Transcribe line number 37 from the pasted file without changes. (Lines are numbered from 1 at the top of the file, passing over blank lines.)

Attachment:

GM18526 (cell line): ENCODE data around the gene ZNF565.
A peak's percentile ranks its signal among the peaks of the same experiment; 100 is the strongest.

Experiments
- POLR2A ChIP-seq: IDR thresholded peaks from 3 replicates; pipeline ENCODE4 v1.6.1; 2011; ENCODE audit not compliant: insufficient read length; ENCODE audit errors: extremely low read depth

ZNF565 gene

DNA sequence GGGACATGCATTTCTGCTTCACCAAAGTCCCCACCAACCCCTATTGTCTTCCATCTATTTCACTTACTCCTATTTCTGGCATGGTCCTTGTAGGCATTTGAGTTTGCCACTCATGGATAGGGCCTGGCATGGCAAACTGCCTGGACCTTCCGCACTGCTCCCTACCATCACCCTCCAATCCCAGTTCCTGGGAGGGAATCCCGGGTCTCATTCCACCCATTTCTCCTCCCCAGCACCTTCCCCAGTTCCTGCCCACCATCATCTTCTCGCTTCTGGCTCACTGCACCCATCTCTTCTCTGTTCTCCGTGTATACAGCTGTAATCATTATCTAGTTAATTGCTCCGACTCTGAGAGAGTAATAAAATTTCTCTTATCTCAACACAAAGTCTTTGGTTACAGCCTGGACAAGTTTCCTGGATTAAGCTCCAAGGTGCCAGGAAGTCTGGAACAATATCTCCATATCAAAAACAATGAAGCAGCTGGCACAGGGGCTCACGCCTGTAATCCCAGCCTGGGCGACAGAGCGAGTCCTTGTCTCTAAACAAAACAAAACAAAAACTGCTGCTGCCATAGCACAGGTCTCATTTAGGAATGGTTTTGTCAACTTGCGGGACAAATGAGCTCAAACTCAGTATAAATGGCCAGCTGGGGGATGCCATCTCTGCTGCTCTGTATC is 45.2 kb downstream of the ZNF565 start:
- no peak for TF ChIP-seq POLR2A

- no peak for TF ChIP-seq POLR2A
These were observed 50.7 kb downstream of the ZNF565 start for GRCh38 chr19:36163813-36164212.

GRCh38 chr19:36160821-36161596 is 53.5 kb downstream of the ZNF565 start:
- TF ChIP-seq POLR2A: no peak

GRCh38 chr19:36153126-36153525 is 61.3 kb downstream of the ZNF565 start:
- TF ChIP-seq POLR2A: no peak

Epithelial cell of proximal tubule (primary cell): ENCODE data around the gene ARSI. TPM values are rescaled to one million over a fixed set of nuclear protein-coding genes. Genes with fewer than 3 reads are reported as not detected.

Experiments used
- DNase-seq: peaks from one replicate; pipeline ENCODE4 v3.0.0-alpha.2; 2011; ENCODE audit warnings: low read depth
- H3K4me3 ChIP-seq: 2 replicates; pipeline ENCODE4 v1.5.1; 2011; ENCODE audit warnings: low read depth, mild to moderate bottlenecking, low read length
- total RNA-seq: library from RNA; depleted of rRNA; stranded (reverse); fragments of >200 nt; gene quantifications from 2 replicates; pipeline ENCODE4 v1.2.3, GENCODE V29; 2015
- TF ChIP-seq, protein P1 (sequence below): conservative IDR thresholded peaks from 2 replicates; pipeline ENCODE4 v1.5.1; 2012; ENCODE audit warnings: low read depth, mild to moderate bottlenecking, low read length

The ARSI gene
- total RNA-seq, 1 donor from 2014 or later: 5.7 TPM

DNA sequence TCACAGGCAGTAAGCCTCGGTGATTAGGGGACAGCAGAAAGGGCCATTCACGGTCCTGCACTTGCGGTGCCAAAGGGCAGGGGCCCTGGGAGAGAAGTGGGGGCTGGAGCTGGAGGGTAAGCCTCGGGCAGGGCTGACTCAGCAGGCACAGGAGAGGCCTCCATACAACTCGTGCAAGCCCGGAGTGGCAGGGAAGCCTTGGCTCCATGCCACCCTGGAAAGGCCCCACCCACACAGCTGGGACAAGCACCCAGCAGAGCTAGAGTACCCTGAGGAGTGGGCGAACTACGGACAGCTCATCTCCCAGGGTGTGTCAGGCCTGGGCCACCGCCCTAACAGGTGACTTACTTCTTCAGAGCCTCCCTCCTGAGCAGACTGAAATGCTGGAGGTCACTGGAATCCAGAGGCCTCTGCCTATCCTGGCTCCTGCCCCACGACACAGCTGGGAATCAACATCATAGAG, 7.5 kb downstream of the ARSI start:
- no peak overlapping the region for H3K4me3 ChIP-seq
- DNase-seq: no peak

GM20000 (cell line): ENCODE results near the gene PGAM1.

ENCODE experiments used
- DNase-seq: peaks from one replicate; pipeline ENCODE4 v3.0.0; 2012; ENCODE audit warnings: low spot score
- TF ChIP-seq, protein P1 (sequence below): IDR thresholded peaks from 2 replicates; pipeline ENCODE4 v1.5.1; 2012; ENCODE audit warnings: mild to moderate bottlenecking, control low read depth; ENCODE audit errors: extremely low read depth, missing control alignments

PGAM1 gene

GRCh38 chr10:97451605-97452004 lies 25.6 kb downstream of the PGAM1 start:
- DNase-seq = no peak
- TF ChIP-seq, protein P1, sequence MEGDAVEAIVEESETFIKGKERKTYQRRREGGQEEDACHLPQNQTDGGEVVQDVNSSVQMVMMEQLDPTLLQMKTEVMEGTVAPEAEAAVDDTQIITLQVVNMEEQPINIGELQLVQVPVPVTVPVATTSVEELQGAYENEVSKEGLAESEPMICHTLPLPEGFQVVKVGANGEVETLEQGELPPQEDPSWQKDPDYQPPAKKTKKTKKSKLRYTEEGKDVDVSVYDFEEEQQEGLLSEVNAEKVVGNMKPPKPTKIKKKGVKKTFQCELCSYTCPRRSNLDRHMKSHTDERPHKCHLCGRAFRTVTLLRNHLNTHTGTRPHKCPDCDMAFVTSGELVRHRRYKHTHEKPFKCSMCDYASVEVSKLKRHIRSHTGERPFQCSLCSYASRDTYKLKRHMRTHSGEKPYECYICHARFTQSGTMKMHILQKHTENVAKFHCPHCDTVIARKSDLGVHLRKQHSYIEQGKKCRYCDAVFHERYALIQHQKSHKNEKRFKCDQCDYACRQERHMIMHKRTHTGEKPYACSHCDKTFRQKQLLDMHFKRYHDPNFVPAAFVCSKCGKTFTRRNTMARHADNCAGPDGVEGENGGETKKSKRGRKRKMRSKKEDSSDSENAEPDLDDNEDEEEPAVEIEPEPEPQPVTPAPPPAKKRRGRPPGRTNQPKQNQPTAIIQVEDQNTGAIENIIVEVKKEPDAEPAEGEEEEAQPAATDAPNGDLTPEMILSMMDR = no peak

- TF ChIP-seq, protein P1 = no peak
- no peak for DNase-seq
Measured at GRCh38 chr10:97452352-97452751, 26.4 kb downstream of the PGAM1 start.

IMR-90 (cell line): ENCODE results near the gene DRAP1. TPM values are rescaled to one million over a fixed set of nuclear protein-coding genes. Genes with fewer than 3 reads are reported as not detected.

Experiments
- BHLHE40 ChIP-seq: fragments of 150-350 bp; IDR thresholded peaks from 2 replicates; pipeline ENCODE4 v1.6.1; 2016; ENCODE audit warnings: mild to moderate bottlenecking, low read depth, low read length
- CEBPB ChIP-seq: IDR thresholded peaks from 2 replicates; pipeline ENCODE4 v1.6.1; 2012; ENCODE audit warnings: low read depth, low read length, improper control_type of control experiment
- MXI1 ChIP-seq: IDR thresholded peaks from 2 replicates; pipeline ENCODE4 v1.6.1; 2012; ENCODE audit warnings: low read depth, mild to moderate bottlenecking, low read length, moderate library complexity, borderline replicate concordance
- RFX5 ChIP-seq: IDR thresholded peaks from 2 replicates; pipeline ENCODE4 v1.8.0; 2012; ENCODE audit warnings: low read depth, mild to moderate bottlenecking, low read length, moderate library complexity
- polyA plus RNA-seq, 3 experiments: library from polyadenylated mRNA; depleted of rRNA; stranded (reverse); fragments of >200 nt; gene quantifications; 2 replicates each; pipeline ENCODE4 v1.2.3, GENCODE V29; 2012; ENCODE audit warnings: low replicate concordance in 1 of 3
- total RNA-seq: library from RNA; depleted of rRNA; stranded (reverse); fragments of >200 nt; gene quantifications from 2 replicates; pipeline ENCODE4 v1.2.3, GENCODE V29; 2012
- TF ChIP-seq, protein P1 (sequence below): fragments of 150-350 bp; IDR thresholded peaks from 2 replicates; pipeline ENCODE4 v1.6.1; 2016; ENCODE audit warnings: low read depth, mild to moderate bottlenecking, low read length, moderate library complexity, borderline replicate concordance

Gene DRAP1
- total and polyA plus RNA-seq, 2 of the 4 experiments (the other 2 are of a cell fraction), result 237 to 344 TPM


Experiments